In a survey of 1,314 participants, comprised of 942 millennials aged 19 to 36 and 372 boomers aged 49 to 67, researchers from Culinary Visions Panel, Chicago, found both groups seek value and freshness in snack options available at foodservice venues.
However, while boomers choose less-expensive items, millennials prefer portability and convenience. Additionally, the younger demographic favors a variety of snacks not associated with a particular day part, while the older generation sticks to a more limited selection of items tied to different times of day.
“Targeting consumers by age and life stage within significant demographic groups, such as millennials and baby boomers, can be effective in successfully promoting snacks in different foodservice venues,” said Sharon Olson, executive director of Culinary Visions Panel.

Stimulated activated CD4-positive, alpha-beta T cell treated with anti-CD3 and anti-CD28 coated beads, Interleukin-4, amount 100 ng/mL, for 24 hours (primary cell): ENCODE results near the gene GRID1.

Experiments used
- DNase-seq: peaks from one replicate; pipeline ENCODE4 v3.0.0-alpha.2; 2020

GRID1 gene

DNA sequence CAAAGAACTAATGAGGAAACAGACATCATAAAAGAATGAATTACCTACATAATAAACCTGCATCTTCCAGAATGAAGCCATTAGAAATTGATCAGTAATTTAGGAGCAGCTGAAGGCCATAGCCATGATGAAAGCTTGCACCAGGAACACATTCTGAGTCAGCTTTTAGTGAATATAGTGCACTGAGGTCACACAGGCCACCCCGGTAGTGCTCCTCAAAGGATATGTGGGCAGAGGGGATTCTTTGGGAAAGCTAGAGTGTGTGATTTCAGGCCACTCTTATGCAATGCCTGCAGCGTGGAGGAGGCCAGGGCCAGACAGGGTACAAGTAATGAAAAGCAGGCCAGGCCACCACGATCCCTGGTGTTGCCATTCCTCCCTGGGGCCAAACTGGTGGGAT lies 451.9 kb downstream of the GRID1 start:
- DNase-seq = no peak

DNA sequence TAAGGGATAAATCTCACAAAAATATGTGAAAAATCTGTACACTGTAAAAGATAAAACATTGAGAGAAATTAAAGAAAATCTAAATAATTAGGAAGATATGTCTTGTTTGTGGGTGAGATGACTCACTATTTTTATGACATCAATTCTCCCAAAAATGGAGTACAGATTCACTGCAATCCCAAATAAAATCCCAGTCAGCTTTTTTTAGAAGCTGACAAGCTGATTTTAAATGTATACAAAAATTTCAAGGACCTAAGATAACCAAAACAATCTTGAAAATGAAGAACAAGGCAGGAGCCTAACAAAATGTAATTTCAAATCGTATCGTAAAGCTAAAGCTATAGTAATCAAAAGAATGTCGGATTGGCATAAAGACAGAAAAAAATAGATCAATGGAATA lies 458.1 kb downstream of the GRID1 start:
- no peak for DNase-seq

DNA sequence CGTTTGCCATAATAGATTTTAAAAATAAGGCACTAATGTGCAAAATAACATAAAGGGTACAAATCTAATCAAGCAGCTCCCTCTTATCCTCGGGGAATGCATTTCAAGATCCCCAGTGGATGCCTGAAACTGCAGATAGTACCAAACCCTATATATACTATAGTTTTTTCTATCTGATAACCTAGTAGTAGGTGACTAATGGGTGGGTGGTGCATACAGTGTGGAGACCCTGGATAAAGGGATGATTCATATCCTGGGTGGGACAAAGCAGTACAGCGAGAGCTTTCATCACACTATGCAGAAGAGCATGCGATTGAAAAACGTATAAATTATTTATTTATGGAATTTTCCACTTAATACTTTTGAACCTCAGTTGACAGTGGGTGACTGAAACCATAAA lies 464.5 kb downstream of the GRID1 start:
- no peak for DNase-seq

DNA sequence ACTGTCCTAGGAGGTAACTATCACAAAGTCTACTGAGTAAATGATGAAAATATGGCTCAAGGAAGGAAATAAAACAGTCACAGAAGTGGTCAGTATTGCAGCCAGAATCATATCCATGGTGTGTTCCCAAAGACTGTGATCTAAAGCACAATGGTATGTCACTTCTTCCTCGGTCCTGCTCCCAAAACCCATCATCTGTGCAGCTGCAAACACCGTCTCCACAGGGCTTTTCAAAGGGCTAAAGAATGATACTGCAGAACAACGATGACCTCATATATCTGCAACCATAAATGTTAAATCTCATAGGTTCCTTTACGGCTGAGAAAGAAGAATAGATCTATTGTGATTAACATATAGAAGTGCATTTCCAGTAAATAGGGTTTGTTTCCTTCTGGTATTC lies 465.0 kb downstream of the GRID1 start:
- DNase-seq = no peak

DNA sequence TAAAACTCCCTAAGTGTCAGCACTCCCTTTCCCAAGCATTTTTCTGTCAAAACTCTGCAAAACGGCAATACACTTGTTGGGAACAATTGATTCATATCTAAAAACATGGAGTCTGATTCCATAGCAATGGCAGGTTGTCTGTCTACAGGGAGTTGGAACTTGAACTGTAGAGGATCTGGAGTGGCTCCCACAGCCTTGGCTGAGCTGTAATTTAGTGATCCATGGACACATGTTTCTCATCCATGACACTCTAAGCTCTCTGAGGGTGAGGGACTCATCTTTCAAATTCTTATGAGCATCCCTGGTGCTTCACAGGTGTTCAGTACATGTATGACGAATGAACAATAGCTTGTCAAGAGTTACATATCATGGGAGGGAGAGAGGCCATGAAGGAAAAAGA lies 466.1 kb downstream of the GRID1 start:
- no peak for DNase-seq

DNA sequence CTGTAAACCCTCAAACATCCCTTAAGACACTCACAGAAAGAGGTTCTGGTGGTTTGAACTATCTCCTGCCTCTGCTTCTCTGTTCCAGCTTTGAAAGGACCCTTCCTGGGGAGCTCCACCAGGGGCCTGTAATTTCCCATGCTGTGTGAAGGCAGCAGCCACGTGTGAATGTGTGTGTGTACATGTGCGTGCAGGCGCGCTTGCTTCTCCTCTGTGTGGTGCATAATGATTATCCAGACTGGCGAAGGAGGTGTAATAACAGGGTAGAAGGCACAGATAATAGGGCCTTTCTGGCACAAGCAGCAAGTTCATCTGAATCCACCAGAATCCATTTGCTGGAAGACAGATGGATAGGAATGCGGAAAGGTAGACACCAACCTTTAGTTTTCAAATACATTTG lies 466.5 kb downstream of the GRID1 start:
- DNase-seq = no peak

More than one-third of millennials reported an increase in snacking from a year ago, with 26- to 30-year-olds indicating three or more snacking occasions per day, while only 13 percent of boomers said they are snacking more often. Both consumer segments buy snacks from convenience stores, quick-service restaurants, supermarket delis and bakeries.
Brand recognition is not a priority for either group. Twenty percent of millennial consumers and 11 percent of boomers prefer branded snack items.